Oil prices climbed to their highest level in over a year on Monday, boosted by economic recovery hopes and new tensions in the Middle East as a Saudi-led coalition said it had intercepted an explosive-laden drone fired by Yemen’s Houthi rebels.
Brent crude (BZ=F) is currently 3.96% higher at $63.26 per barrel, while US crude is over $60 per barrel, its highest levels since January 2020.
Oil, which had a very strong start to 2021, also gained around 5% last week.
Richard Hunter, head of markets at Interactive Investor, said: "Hopes of increased demand in the coming months along with controlled supply has been positive for an oil price which has risen by 22% in the year to date, and which has seen a further small spike following some concerns around fresh tensions in the Middle East."
Prices have also been driven by a weaker dollar, commitment by major global producers to restrain the supply of crude, and rising demand across the world, particularly in Asia - China is the world’s second-largest oil user.
Earlier this month, the Organisation of Petroleum Exporting Countries and their allies (OPEC+) announced “high compliance” among member states with agreements to limit supply to force up prices.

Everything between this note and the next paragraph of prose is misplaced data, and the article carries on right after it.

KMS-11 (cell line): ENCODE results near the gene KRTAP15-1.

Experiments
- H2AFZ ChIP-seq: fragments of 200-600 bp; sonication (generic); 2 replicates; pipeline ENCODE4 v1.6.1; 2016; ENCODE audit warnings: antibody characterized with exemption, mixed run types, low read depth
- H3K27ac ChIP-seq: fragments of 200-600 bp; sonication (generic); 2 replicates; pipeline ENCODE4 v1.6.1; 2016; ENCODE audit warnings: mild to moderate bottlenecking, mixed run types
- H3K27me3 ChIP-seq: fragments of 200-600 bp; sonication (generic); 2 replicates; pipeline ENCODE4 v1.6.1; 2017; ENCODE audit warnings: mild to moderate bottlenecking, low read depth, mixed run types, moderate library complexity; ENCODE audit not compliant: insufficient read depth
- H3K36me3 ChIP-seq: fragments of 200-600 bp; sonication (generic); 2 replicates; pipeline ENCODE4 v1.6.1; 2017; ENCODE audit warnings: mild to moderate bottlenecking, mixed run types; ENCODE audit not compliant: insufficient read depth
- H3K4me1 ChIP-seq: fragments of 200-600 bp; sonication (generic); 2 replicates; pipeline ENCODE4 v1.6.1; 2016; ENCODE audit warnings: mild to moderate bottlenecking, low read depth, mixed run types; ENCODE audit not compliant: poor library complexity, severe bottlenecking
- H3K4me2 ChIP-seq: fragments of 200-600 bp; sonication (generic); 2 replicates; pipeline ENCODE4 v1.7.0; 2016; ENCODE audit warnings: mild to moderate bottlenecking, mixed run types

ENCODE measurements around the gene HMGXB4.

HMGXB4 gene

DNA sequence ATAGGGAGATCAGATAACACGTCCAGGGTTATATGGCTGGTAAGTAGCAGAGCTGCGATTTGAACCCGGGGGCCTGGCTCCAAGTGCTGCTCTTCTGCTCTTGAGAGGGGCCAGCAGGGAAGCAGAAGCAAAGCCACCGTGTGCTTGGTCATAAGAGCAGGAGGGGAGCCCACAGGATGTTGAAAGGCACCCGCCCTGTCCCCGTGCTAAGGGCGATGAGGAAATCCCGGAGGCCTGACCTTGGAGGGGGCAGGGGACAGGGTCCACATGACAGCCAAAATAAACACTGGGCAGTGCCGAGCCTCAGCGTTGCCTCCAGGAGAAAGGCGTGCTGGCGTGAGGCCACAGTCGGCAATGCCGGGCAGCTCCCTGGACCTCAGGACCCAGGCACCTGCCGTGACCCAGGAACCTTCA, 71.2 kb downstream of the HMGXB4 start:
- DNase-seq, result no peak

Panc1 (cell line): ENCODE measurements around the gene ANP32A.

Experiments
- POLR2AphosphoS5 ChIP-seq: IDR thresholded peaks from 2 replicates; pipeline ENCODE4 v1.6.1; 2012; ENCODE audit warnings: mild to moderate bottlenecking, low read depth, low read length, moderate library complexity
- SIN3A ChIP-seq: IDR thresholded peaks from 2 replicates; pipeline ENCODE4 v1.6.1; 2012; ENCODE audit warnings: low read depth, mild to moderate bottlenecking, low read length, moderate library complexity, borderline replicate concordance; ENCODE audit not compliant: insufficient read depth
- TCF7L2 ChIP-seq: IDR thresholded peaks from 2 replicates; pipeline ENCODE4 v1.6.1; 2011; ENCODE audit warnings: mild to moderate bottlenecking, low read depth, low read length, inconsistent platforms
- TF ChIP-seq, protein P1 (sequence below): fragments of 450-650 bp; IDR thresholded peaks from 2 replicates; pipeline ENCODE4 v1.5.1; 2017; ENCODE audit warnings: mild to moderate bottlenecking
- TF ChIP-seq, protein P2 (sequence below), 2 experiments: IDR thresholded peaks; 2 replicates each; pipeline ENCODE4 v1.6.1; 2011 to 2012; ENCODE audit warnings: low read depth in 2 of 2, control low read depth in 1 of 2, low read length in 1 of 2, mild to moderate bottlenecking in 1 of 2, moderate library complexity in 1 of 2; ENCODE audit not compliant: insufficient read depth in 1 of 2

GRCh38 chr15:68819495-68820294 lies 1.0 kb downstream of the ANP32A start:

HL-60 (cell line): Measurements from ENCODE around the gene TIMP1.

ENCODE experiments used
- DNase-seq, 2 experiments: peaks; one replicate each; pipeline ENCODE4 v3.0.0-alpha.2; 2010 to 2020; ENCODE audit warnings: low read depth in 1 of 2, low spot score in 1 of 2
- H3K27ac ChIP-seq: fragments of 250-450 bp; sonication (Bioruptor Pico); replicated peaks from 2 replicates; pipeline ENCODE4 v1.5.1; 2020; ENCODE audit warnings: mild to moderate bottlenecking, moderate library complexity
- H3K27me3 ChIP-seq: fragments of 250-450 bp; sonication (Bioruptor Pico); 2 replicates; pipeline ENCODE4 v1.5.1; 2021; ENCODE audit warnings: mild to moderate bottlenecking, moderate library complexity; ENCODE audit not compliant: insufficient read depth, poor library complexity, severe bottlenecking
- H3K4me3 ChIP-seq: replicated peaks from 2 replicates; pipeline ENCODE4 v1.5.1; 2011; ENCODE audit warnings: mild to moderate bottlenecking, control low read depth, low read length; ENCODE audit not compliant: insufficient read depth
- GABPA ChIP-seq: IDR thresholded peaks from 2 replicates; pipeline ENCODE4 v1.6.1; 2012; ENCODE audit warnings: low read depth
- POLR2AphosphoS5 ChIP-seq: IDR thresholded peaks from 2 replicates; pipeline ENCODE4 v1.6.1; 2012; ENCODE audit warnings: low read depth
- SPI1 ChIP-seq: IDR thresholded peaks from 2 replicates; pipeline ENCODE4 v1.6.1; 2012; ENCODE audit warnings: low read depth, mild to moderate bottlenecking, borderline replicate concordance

A committee of member countries’ representatives held a virtual meeting on Wednesday, and gave no signals of a looming let-up in the cartel’s supply cuts.
An OPEC statement said countries had held down production by a total of 2.1 billion barrels since April 2020, when the market suffered an historic collapse and futures prices even briefly turned negative.
“The committee welcomed the positive performance of participating countries,” it said. “Participants pledged to achieve full conformity and make up for previous compensation short-falls, and stressed the importance of accelerating market rebalancing without delay.”
A document seen by Reuters last week also showed that OPEC expects output cuts to keep the market in deficit throughout 2021, even though the group reduced its demand forecast.
BD Swiss said in a note: “Oil prices rose as much of the US was gripped with unusually cold weather. In particular, cold weather in Texas may disrupt output from the country’s largest shale oil patch, depressing domestic supplies.”
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